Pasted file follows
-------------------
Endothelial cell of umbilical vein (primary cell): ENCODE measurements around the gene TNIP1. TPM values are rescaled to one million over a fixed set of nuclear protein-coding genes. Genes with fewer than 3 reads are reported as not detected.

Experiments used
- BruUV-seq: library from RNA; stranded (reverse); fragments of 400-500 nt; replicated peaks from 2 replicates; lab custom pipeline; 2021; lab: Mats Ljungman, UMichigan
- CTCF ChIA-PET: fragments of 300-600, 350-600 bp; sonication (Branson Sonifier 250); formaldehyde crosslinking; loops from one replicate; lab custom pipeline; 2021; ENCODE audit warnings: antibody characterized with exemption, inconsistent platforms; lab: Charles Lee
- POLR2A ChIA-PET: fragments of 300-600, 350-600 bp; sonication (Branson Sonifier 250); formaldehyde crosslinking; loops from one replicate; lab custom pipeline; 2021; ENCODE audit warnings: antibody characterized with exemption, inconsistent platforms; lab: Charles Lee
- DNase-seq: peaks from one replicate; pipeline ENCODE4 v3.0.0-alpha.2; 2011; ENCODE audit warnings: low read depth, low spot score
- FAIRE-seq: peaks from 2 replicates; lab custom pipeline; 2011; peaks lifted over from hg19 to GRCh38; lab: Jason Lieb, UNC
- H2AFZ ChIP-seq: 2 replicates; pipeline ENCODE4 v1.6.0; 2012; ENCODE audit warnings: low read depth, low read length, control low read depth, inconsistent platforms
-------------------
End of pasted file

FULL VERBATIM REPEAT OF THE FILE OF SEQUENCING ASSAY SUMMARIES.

Endothelial cell of umbilical vein (primary cell): ENCODE measurements around the gene TNIP1. TPM values are rescaled to one million over a fixed set of nuclear protein-coding genes. Genes with fewer than 3 reads are reported as not detected.

Experiments used
- BruUV-seq: library from RNA; stranded (reverse); fragments of 400-500 nt; replicated peaks from 2 replicates; lab custom pipeline; 2021; lab: Mats Ljungman, UMichigan
- CTCF ChIA-PET: fragments of 300-600, 350-600 bp; sonication (Branson Sonifier 250); formaldehyde crosslinking; loops from one replicate; lab custom pipeline; 2021; ENCODE audit warnings: antibody characterized with exemption, inconsistent platforms; lab: Charles Lee
- POLR2A ChIA-PET: fragments of 300-600, 350-600 bp; sonication (Branson Sonifier 250); formaldehyde crosslinking; loops from one replicate; lab custom pipeline; 2021; ENCODE audit warnings: antibody characterized with exemption, inconsistent platforms; lab: Charles Lee
- DNase-seq: peaks from one replicate; pipeline ENCODE4 v3.0.0-alpha.2; 2011; ENCODE audit warnings: low read depth, low spot score
- FAIRE-seq: peaks from 2 replicates; lab custom pipeline; 2011; peaks lifted over from hg19 to GRCh38; lab: Jason Lieb, UNC
- H2AFZ ChIP-seq: 2 replicates; pipeline ENCODE4 v1.6.0; 2012; ENCODE audit warnings: low read depth, low read length, control low read depth, inconsistent platforms